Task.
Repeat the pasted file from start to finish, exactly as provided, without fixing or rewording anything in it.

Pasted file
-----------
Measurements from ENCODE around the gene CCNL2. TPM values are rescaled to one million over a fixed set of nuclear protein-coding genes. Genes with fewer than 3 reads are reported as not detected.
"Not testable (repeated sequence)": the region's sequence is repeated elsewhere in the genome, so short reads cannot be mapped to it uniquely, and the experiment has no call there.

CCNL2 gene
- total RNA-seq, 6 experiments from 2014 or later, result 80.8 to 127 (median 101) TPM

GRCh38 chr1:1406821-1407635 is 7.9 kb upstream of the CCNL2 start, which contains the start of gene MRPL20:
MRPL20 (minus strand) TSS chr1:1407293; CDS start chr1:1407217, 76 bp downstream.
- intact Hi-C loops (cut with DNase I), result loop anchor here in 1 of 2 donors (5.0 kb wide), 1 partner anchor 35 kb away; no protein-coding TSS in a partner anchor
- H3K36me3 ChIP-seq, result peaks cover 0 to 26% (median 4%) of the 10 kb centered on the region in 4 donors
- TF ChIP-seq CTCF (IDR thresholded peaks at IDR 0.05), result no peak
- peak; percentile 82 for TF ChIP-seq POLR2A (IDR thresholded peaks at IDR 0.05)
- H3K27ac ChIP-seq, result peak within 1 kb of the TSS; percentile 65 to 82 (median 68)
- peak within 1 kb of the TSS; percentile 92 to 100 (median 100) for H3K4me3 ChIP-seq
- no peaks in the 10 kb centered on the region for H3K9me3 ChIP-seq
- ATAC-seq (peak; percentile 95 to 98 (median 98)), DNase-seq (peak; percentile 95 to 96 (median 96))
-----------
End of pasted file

Measurements from ENCODE around the gene CCNL2. TPM values are rescaled to one million over a fixed set of nuclear protein-coding genes. Genes with fewer than 3 reads are reported as not detected.
"Not testable (repeated sequence)": the region's sequence is repeated elsewhere in the genome, so short reads cannot be mapped to it uniquely, and the experiment has no call there.

CCNL2 gene
- total RNA-seq, 6 experiments from 2014 or later, result 80.8 to 127 (median 101) TPM

GRCh38 chr1:1406821-1407635 is 7.9 kb upstream of the CCNL2 start, which contains the start of gene MRPL20:
MRPL20 (minus strand) TSS chr1:1407293; CDS start chr1:1407217, 76 bp downstream.
- intact Hi-C loops (cut with DNase I), result loop anchor here in 1 of 2 donors (5.0 kb wide), 1 partner anchor 35 kb away; no protein-coding TSS in a partner anchor
- H3K36me3 ChIP-seq, result peaks cover 0 to 26% (median 4%) of the 10 kb centered on the region in 4 donors
- TF ChIP-seq CTCF (IDR thresholded peaks at IDR 0.05), result no peak
- peak; percentile 82 for TF ChIP-seq POLR2A (IDR thresholded peaks at IDR 0.05)
- H3K27ac ChIP-seq, result peak within 1 kb of the TSS; percentile 65 to 82 (median 68)
- peak within 1 kb of the TSS; percentile 92 to 100 (median 100) for H3K4me3 ChIP-seq
- no peaks in the 10 kb centered on the region for H3K9me3 ChIP-seq
- ATAC-seq (peak; percentile 95 to 98 (median 98)), DNase-seq (peak; percentile 95 to 96 (median 96))